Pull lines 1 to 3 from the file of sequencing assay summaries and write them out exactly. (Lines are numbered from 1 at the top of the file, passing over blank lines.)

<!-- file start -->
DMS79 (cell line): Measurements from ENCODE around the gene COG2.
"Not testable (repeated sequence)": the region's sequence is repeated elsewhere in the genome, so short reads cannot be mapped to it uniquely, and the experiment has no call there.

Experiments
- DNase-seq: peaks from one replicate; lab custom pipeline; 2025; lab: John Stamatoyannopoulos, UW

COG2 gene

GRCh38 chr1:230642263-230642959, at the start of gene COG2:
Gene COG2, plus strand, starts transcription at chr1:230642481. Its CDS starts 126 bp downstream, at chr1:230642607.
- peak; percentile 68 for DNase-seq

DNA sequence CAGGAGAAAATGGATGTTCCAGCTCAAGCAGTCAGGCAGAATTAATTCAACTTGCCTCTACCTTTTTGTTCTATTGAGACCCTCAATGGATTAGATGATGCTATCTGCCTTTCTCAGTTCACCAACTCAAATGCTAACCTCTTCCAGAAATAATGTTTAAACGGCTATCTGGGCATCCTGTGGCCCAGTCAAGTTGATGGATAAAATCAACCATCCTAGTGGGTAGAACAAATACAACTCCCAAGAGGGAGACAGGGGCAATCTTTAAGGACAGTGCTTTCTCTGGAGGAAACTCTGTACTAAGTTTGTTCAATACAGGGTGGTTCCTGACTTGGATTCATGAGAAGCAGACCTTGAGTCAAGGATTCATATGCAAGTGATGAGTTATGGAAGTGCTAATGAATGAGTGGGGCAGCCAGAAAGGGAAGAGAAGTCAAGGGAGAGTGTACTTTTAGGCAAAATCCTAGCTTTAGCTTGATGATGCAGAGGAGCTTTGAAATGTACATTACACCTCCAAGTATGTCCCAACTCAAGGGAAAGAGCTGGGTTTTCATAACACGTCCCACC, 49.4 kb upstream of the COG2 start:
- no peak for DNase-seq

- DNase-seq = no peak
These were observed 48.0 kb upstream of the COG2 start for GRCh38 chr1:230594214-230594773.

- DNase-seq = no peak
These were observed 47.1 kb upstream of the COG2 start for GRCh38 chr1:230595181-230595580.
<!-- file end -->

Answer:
DMS79 (cell line): Measurements from ENCODE around the gene COG2.
"Not testable (repeated sequence)": the region's sequence is repeated elsewhere in the genome, so short reads cannot be mapped to it uniquely, and the experiment has no call there.

Experiments